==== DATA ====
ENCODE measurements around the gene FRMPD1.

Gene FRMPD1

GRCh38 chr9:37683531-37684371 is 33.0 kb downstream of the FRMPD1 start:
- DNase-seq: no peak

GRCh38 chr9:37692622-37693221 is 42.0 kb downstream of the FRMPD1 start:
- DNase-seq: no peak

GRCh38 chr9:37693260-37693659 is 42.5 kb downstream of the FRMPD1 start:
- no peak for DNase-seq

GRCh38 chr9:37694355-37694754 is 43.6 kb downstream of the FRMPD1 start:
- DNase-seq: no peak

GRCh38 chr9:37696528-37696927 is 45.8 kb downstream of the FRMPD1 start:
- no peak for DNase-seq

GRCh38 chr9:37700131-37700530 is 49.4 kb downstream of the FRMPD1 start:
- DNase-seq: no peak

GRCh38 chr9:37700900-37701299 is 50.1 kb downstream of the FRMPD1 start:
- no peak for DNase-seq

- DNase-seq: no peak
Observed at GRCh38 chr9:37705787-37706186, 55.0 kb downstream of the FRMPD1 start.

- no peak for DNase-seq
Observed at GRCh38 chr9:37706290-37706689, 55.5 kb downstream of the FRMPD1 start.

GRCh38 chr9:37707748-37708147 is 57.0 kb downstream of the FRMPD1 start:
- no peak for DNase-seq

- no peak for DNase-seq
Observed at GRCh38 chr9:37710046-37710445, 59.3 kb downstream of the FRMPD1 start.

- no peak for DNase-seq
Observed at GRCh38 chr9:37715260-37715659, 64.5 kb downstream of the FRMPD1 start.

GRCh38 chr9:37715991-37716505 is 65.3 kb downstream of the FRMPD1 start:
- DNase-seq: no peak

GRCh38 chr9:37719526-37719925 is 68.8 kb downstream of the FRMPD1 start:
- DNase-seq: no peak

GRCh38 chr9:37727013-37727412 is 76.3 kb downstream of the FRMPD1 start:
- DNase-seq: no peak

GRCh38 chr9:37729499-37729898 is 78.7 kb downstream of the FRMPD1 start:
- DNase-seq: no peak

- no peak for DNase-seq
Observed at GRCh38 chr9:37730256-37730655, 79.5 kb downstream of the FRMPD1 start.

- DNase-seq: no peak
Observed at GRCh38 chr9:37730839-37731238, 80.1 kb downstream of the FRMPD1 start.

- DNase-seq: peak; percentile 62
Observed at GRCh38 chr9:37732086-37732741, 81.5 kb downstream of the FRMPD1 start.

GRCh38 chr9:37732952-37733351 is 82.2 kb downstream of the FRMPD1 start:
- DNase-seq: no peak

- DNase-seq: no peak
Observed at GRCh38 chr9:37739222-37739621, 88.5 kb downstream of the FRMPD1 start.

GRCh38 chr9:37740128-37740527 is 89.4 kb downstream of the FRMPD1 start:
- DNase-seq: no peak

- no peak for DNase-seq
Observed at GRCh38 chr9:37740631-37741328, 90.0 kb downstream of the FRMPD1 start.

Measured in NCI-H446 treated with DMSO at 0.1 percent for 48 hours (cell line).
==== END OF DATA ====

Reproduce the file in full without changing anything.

ENCODE measurements around the gene FRMPD1.

Gene FRMPD1

GRCh38 chr9:37683531-37684371 is 33.0 kb downstream of the FRMPD1 start:
- DNase-seq: no peak

GRCh38 chr9:37692622-37693221 is 42.0 kb downstream of the FRMPD1 start:
- DNase-seq: no peak

GRCh38 chr9:37693260-37693659 is 42.5 kb downstream of the FRMPD1 start:
- no peak for DNase-seq

GRCh38 chr9:37694355-37694754 is 43.6 kb downstream of the FRMPD1 start:
- DNase-seq: no peak

GRCh38 chr9:37696528-37696927 is 45.8 kb downstream of the FRMPD1 start:
- no peak for DNase-seq

GRCh38 chr9:37700131-37700530 is 49.4 kb downstream of the FRMPD1 start:
- DNase-seq: no peak

GRCh38 chr9:37700900-37701299 is 50.1 kb downstream of the FRMPD1 start:
- no peak for DNase-seq

- DNase-seq: no peak
Observed at GRCh38 chr9:37705787-37706186, 55.0 kb downstream of the FRMPD1 start.

- no peak for DNase-seq
Observed at GRCh38 chr9:37706290-37706689, 55.5 kb downstream of the FRMPD1 start.

GRCh38 chr9:37707748-37708147 is 57.0 kb downstream of the FRMPD1 start:
- no peak for DNase-seq

- no peak for DNase-seq
Observed at GRCh38 chr9:37710046-37710445, 59.3 kb downstream of the FRMPD1 start.

- no peak for DNase-seq
Observed at GRCh38 chr9:37715260-37715659, 64.5 kb downstream of the FRMPD1 start.

GRCh38 chr9:37715991-37716505 is 65.3 kb downstream of the FRMPD1 start:
- DNase-seq: no peak

GRCh38 chr9:37719526-37719925 is 68.8 kb downstream of the FRMPD1 start:
- DNase-seq: no peak

GRCh38 chr9:37727013-37727412 is 76.3 kb downstream of the FRMPD1 start:
- DNase-seq: no peak

GRCh38 chr9:37729499-37729898 is 78.7 kb downstream of the FRMPD1 start:
- DNase-seq: no peak

- no peak for DNase-seq
Observed at GRCh38 chr9:37730256-37730655, 79.5 kb downstream of the FRMPD1 start.

- DNase-seq: no peak
Observed at GRCh38 chr9:37730839-37731238, 80.1 kb downstream of the FRMPD1 start.

- DNase-seq: peak; percentile 62
Observed at GRCh38 chr9:37732086-37732741, 81.5 kb downstream of the FRMPD1 start.

GRCh38 chr9:37732952-37733351 is 82.2 kb downstream of the FRMPD1 start:
- DNase-seq: no peak

- DNase-seq: no peak
Observed at GRCh38 chr9:37739222-37739621, 88.5 kb downstream of the FRMPD1 start.

GRCh38 chr9:37740128-37740527 is 89.4 kb downstream of the FRMPD1 start:
- DNase-seq: no peak

- no peak for DNase-seq
Observed at GRCh38 chr9:37740631-37741328, 90.0 kb downstream of the FRMPD1 start.

Measured in NCI-H446 treated with DMSO at 0.1 percent for 48 hours (cell line).